Laval is both a city and an island, separated from the mainland by the Riviere-des-Mille-Iles, and from the island of Montreal by the Riviere-des-Prairies. With the slogan Urban by Nature, Quebec’s third largest city combines urban life and natural spaces, along with some of the coolest activities to satisfy everyone from adrenaline junkies to science geeks. If you have a car, there’s free parking everywhere, which is quite unusual for a city this size. And it you don’t have a car, you can use the handy 360 Bus Line, a free service that connects many attractions, hotels and metro station.
Fly a Boeing 737 and F16 Jet Fighter
Aerosim Experience bills itself as Canada’s first professional-level flight simulator open to the public. The centrepiece is a fully functional, full-scale replica of a 737 cockpit. This is combined with several high resolution destinations from around the world, so when you look through the window, you have a 200-degree computer-generated view of the airport where you takeoff and land, complete with terrain, buildings, and landmarks. An instructor (all instructors here are licensed pilots) guides you through the process of flying the plane (throttle, airspeed, brakes, etc). There are different levels of difficulty, from a straightforward fair-weather flight, or with added hazards such as fog, snow or turbulence to up the challenge. You choose your destination – Arlene chose Vancouver Airport, and Robin Hong Kong Airport (why start with an easy one?). We’re pleased to report that the plane landed safely in both cases, though passengers were likely terrified.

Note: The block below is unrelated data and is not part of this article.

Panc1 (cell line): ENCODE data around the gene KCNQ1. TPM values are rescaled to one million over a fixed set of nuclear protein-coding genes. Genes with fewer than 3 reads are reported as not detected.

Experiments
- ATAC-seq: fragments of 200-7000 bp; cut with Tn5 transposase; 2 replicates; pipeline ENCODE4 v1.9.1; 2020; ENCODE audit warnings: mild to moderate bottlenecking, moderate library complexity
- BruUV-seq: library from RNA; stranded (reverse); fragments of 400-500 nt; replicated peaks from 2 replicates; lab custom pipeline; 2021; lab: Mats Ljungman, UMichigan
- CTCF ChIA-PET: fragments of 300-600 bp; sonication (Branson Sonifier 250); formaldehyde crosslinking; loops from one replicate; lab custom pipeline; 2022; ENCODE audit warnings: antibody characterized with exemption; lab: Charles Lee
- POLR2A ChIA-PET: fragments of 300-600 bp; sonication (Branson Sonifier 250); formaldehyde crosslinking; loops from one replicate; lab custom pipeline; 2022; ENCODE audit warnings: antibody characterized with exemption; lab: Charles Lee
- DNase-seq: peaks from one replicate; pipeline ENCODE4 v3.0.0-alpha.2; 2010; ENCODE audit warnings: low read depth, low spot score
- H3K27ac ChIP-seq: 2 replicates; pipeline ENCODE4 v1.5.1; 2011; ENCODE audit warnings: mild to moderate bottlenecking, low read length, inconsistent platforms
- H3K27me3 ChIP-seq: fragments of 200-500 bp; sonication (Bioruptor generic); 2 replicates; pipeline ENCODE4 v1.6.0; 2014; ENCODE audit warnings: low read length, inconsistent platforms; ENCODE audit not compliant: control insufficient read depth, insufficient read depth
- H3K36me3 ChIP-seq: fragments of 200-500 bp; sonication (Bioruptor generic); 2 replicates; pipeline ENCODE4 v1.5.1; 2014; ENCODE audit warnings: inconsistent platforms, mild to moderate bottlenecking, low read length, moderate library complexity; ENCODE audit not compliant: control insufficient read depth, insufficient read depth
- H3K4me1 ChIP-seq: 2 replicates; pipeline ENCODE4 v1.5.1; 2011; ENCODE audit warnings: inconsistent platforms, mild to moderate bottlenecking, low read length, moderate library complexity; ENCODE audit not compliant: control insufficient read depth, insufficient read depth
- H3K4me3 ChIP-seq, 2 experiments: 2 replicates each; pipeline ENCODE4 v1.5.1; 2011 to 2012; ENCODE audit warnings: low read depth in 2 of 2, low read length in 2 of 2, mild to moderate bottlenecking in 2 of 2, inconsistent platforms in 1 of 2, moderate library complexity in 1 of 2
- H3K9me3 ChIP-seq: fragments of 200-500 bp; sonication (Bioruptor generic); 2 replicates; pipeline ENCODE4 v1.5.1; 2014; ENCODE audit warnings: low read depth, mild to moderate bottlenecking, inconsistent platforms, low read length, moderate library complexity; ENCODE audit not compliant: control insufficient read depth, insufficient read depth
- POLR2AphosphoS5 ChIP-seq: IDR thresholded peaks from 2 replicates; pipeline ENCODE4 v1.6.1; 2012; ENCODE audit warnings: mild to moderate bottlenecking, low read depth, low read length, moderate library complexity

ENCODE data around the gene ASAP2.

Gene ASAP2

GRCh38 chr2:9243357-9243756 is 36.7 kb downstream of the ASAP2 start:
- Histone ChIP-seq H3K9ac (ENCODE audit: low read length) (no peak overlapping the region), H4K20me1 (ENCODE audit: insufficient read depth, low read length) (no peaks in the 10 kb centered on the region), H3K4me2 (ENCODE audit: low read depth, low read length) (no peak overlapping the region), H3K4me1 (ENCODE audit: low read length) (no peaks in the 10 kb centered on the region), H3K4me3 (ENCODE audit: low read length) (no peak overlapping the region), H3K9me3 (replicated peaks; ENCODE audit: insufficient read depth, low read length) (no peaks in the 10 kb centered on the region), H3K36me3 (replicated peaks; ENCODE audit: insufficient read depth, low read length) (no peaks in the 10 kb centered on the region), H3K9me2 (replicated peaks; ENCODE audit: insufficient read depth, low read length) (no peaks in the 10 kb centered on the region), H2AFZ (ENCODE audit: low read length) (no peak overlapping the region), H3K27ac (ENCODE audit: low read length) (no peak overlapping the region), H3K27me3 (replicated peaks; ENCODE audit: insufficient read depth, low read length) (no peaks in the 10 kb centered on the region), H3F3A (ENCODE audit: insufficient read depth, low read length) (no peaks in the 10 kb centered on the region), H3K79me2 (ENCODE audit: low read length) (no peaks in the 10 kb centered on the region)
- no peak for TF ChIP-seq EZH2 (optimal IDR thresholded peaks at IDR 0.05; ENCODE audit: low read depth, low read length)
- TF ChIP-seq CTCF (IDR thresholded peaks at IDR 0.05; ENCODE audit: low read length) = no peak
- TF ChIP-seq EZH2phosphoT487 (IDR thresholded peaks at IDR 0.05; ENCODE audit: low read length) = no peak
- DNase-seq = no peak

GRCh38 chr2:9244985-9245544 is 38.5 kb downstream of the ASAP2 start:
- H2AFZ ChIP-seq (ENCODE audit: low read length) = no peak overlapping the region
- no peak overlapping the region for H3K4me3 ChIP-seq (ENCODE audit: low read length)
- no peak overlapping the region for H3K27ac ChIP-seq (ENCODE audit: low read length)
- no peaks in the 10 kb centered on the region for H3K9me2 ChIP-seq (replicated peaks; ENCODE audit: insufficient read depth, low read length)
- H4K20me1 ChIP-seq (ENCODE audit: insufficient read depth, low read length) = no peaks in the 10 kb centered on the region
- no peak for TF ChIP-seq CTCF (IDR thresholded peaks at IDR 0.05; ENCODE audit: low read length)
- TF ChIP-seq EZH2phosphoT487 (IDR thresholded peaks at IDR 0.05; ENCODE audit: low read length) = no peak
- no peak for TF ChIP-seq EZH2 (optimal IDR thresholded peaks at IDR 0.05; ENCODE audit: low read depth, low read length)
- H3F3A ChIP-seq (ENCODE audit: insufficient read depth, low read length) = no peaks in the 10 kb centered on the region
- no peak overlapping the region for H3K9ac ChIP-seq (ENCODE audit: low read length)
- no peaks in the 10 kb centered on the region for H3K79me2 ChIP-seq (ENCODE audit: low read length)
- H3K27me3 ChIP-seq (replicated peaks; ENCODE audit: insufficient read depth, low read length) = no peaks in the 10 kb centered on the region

Aerosim also has two F16 fighter jet simulators where various perilous missions are programmed in, complete with exciting aerial battles with the enemy. This had more of a video game feel to it, but was fun nonetheless. We regret to report that neither of us survived the battle.
In addition to catering to aeronautical enthusiasts and those who are just curious about flying a big plane, Aerosim runs a cognitive-behavioural therapy program to help people overcome the fear of flying. www.aerosimexperience.com